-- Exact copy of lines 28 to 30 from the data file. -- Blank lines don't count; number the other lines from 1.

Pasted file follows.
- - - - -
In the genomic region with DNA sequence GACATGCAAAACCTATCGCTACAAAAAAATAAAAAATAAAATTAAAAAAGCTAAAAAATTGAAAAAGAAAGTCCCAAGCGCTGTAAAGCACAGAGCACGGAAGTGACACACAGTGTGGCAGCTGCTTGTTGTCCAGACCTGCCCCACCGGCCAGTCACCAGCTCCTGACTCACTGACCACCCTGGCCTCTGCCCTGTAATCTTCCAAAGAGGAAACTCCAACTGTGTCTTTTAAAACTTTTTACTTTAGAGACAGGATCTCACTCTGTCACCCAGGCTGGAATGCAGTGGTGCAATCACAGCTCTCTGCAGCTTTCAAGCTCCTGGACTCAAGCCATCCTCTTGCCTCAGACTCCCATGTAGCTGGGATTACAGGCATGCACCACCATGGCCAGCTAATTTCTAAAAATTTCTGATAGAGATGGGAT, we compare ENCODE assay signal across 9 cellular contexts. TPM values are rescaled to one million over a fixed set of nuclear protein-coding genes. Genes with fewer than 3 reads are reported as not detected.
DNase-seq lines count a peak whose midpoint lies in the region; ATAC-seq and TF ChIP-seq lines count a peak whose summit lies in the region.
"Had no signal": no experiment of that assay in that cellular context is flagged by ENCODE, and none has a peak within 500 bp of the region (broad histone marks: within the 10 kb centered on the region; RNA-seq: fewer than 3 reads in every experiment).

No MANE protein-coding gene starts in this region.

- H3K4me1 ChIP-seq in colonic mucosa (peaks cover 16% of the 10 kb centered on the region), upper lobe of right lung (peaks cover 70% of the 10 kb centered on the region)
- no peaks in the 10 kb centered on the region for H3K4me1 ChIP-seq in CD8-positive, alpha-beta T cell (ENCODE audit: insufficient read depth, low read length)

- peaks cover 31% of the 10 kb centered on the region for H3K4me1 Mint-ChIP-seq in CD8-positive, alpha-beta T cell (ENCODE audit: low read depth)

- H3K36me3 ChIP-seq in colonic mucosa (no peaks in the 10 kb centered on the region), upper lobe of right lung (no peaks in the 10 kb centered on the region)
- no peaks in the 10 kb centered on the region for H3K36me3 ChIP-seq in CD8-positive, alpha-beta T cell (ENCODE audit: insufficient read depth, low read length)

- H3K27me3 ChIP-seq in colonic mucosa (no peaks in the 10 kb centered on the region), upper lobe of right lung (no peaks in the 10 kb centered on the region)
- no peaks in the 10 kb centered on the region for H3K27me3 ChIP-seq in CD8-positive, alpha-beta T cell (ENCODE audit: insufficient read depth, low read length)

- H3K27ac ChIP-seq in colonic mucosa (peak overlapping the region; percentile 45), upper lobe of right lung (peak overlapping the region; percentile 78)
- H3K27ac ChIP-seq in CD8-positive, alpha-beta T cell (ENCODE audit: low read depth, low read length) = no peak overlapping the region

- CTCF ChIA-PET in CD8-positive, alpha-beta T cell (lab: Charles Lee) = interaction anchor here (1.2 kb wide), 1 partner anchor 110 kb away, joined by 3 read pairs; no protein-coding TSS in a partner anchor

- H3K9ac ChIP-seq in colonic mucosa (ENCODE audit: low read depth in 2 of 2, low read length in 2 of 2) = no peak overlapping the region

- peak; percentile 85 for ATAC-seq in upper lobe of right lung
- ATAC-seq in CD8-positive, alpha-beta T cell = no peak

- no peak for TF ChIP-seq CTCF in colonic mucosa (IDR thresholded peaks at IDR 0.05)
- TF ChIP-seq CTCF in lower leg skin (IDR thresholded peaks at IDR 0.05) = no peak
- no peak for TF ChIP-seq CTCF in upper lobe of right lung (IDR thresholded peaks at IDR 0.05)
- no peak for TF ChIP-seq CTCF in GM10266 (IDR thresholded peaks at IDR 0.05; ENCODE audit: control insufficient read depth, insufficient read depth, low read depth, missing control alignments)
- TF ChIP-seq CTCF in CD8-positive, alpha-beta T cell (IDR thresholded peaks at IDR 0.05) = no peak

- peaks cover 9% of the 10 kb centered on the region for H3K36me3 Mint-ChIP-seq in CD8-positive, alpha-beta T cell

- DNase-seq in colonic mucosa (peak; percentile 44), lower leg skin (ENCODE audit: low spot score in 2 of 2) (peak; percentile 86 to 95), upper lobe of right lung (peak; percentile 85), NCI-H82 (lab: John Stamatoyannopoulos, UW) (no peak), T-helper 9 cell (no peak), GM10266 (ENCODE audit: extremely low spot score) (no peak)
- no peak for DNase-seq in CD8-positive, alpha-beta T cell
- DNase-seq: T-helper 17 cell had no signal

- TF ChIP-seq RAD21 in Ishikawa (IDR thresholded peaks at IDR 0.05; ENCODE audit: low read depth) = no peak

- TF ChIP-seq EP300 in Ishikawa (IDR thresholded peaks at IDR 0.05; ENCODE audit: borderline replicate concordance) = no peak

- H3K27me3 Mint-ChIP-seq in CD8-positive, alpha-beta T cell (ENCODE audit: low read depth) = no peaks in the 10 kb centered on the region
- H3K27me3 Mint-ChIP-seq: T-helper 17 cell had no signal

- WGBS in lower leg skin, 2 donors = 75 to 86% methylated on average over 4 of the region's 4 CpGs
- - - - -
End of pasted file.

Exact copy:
- TF ChIP-seq EP300 in Ishikawa (IDR thresholded peaks at IDR 0.05; ENCODE audit: borderline replicate concordance) = no peak

- H3K27me3 Mint-ChIP-seq in CD8-positive, alpha-beta T cell (ENCODE audit: low read depth) = no peaks in the 10 kb centered on the region
- H3K27me3 Mint-ChIP-seq: T-helper 17 cell had no signal